Rakestraw’s review published on Letterboxd :
Robert Bresson has an insane 7 films on the Sight and Sound list.
Now, I may or may not possess the Malick gene, the jury is still out, but having watched two Bressons now (this and Pickpocket) I'm almost certain I do not possess a Bresson gene.
Maybe...completely devoid of the Bresson gene.
This is, without a doubt, the main director that is so critically praised and universally loved and I cannot, for the life of me, understand why. To put it bluntly - these two films are shit. I know I'll catch some flack for that statement, but I stand by it wholeheartedly...for now. Maybe, down the road I'll come to see Au Hasard Balthazar in a new light. I'll continue watching Bresson's films just to see if I can find one that I like or appreciate.
You can see where Malick gets his structuring from since Bresson incorporates the same small scenes and then fade-cuts to other small scenes. I.E. - Marie walks into the room and says Balthazar - fade-cut - someone opening a drawer - fade-cut - donkey eyes - fade-cut - Gerard chases Marie around donkey, Marie tries (???) to run away and falls down (I guess she never ran before), calls it quits and falls in love (I guess) with Gerard - fade-cut - donkey eyes.
The main problem I have with Bresson is his bullshit acting method that uses in his films. Ebert says in his Great Movies piece:
Bresson's most intriguing limitation is to forbid his actors to act. He was known to shoot the same shot 10, 20, even 50 times, until all "acting" was drained from it, and the actors were simply performing the physical actions and speaking the words. There was no room in his cinema for De Niro or Penn. It might seem that the result would be a movie filled with zombies, but quite the contrary: By simplifying performance to the action and the word without permitting inflection or style, Bresson achieves a kind of purity that makes his movies remarkably emotional.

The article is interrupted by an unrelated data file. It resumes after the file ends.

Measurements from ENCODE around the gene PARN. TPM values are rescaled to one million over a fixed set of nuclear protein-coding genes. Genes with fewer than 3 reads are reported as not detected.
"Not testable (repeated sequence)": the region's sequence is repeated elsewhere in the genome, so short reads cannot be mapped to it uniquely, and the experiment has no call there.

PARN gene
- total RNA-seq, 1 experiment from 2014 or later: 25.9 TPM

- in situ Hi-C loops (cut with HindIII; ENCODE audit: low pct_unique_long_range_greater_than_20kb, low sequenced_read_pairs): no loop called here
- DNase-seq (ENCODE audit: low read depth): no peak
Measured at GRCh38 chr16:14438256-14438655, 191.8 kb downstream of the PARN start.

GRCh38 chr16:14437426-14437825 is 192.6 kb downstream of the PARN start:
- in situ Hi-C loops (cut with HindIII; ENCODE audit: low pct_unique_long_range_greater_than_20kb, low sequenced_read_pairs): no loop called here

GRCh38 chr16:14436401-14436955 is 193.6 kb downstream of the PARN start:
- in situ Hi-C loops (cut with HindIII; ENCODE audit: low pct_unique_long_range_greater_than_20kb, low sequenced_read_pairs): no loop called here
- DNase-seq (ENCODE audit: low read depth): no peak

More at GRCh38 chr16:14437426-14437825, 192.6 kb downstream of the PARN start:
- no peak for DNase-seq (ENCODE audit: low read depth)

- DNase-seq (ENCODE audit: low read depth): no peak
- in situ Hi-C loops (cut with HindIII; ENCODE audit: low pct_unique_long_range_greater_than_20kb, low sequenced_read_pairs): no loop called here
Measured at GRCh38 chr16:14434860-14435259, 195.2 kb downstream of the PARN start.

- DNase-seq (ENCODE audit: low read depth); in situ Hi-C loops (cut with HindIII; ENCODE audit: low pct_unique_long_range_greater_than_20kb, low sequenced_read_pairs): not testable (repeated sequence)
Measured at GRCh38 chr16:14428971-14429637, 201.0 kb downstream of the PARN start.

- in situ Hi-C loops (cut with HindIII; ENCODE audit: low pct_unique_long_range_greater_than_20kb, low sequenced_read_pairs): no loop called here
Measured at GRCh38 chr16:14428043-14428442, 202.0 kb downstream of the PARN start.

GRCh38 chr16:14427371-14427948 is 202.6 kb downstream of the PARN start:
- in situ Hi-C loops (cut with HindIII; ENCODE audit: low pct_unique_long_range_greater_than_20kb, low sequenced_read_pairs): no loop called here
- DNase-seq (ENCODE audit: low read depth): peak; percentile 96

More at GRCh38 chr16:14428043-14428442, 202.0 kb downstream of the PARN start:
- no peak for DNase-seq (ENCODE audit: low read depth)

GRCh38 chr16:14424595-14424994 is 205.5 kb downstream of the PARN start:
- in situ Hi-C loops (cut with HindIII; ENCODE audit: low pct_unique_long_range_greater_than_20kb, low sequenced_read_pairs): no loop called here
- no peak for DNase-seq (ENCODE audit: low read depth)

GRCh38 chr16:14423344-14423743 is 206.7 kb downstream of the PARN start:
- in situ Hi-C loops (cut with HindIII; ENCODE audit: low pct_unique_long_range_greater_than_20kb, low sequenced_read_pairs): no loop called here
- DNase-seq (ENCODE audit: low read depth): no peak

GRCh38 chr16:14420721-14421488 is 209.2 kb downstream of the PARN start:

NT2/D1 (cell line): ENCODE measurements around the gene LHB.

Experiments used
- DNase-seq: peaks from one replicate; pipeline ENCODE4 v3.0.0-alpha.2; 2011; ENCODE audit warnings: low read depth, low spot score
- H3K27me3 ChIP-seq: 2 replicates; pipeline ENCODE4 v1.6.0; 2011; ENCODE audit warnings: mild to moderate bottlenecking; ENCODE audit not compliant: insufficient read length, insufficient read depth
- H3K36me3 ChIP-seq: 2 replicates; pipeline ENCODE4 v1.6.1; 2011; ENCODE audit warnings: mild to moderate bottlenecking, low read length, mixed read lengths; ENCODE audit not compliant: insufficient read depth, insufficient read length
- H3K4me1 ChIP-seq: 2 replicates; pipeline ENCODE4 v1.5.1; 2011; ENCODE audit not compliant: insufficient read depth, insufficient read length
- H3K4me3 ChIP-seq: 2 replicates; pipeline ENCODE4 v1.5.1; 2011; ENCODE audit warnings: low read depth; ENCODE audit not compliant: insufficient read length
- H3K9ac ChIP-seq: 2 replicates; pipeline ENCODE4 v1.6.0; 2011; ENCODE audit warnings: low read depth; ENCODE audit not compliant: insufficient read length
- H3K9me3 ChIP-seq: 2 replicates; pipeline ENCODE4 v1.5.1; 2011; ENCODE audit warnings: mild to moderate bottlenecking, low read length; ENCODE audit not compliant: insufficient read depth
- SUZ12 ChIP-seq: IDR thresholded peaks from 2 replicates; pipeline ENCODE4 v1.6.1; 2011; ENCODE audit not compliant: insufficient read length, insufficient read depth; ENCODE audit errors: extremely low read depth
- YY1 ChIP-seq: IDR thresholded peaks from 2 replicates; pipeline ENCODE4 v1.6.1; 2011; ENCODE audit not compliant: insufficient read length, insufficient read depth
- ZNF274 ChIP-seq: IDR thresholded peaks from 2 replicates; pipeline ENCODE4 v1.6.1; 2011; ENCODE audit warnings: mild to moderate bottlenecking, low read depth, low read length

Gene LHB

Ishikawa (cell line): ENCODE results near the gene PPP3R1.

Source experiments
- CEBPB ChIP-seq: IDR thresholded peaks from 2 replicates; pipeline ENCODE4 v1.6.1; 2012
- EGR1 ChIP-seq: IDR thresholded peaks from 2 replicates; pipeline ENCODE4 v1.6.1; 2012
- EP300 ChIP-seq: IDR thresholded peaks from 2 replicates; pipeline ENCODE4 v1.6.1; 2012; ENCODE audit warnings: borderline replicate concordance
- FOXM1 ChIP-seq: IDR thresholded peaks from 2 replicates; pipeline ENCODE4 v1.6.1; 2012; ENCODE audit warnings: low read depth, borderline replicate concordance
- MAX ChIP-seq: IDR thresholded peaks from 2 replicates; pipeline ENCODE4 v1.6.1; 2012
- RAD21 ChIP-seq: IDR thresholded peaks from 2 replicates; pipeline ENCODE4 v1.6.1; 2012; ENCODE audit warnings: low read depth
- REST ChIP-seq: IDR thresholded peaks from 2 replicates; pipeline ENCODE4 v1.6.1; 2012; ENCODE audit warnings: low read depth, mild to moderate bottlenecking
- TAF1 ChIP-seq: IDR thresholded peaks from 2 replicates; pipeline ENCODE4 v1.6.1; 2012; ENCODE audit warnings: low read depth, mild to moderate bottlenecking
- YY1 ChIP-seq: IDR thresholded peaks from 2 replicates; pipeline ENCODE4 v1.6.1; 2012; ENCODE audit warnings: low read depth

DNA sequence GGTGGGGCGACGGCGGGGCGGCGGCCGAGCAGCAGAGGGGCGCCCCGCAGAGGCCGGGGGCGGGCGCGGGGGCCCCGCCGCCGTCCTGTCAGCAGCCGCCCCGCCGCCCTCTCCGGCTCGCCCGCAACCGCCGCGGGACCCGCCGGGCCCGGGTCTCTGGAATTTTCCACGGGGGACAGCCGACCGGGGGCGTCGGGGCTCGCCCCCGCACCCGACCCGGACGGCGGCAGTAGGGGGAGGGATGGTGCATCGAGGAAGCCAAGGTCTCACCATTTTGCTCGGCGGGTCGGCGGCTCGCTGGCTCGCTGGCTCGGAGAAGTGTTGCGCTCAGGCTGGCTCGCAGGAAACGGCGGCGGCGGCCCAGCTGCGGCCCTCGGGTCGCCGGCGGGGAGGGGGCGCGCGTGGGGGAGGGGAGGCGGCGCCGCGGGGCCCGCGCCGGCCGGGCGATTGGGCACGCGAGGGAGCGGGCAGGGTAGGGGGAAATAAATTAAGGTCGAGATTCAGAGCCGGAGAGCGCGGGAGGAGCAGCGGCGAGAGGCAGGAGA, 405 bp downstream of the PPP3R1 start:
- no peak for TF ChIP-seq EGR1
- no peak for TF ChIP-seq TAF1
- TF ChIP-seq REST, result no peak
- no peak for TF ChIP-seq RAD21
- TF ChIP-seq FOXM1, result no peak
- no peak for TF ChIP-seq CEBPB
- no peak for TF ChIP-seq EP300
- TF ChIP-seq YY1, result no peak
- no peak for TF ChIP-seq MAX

I strongly disagree. His films are full of zombies or, rather, actors that seem to have been abused for weeks and then forced to act in a film. Stare at your feet, look up and say lines with no emotion or life behind it equals remarkably emotional? No, no it doesn't. Creating a film where everyone is completely devoid of human emotions does not create emotion, not in my eyes anyway.
There is nothing here that I enjoyed - the acting, the cinematography, the framing, the pacing, the structure, the editing, the lighting - none of this is remarkable in my opinion.
Inevitably, I make the mistake of blaming myself for not liking Bresson's films. I must not get it or I must be missing something. I'm not doing that anymore and I'm going to go ahead and call bullshit on Robert Bresson's career. I mean, I'm easily moved (emotionally speaking) and his films do nothing for me.
I'll keep watching, though, because critics and lists and such tell me he's wonderful.